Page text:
Capsize tests

It was scarier than I thought it would be to be stuck hanging upside-down inside the cabin, with green water lapping at the hatches, creaks and groans coming from the boat, simply waiting for it to self-right again.

With BBC Points West looking on, we capsized the boat three times in Bristol Harbour with the help of Andy and his wonderful team of volunteers on MShed’s crane, as well as the Harbourmaster’s boat.

The first attempt was just to see what would happen if we capsized the empty, unballasted boat in flat water. She lay very comfortably upside-down, making no attempt to self-right.

Credit: Gerry Gill

Secondly, I got into the cabin and strapped into my harness to be capsized – again unballasted. The boat was more unstable, but still wouldn’t self-right, even after a good four minutes of struggling.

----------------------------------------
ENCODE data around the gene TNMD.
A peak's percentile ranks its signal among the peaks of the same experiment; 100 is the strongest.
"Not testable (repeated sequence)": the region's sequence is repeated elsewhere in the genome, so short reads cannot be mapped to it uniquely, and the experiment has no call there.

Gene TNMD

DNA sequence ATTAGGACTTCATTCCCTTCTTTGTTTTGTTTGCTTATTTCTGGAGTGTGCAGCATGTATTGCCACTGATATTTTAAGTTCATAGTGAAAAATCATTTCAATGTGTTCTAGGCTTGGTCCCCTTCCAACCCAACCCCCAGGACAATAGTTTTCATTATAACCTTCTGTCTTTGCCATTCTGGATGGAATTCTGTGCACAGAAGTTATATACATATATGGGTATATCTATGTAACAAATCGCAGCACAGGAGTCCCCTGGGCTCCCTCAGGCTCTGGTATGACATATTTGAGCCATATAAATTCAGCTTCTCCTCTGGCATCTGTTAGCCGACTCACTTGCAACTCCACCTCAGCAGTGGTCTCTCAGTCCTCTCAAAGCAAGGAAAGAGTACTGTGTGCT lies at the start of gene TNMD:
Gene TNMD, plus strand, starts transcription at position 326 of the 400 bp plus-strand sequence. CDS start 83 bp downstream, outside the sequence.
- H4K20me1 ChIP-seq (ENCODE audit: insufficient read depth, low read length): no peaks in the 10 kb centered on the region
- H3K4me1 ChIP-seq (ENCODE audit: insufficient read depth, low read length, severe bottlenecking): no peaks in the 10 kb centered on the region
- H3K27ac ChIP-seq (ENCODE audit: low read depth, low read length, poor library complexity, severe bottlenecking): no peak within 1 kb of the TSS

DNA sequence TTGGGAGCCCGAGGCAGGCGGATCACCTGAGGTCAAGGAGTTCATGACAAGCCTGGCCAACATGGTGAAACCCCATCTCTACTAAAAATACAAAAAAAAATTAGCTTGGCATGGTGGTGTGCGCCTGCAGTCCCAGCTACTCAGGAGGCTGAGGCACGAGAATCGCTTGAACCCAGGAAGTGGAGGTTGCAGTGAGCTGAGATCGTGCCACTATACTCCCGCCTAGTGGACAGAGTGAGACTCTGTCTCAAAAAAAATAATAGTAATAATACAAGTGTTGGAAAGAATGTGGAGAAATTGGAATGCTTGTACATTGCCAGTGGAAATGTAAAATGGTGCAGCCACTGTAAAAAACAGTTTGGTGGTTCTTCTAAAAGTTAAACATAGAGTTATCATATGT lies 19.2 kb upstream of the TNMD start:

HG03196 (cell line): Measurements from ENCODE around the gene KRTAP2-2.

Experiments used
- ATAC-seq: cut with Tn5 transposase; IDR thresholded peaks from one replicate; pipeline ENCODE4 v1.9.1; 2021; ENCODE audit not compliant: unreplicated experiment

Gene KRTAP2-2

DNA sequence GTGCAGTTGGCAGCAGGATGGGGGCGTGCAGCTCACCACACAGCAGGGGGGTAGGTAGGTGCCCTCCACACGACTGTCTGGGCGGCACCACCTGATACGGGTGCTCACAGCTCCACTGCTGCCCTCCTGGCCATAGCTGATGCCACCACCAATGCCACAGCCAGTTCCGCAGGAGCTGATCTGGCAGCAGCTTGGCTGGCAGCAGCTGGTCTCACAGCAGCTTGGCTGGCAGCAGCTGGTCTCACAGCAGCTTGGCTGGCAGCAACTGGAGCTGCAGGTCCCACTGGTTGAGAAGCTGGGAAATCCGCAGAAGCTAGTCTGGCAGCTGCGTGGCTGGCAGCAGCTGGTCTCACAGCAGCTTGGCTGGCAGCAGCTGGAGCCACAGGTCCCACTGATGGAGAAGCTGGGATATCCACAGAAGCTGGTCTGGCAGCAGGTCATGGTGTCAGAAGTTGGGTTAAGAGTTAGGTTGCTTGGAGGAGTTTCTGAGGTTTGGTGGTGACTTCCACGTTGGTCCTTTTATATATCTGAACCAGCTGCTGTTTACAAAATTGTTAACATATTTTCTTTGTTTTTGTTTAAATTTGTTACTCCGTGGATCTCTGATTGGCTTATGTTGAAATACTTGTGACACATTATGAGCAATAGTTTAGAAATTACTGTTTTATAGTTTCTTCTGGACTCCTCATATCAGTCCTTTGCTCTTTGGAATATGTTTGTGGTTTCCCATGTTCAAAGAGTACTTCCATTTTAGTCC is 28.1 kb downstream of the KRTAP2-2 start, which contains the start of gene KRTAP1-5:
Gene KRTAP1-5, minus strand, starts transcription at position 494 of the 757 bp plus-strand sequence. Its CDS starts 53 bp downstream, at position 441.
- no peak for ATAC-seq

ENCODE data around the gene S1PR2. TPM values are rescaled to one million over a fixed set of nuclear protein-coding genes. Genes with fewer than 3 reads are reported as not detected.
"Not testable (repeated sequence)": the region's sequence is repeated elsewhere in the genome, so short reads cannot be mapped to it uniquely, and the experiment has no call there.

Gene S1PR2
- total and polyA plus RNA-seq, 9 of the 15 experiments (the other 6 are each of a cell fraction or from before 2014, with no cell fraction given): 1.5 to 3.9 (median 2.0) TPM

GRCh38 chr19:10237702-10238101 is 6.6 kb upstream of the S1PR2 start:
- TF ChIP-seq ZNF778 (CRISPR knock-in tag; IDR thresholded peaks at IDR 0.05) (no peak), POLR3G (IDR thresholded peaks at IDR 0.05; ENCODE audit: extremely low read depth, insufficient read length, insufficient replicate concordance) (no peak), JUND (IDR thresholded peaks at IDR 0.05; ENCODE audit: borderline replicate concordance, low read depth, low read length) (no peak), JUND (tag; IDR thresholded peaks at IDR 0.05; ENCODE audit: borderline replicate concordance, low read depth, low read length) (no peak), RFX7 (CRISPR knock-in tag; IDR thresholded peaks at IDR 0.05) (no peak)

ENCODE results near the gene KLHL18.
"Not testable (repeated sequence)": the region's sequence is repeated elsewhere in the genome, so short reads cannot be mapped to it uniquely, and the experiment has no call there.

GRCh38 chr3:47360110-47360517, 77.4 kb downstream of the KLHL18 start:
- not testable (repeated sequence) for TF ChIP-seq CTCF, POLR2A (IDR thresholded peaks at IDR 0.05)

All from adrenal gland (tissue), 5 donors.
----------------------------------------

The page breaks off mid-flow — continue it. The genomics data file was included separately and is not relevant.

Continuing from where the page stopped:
Credit: Gerry Gill

Third time lucky – we put 50kg of coal into the boat as ballast (the only thing we had to hand that was heavy enough), strapped me inside again, and capsized her. Almost immediately, she came round again.

Credit: Gerry Gill

Conclusion: ballast is very important if you don’t want to be trapped upside-down in your cabin in the middle of the Pacific!

BBC Points West coverage of the tests (with apologies to every other European crew at the end there!)

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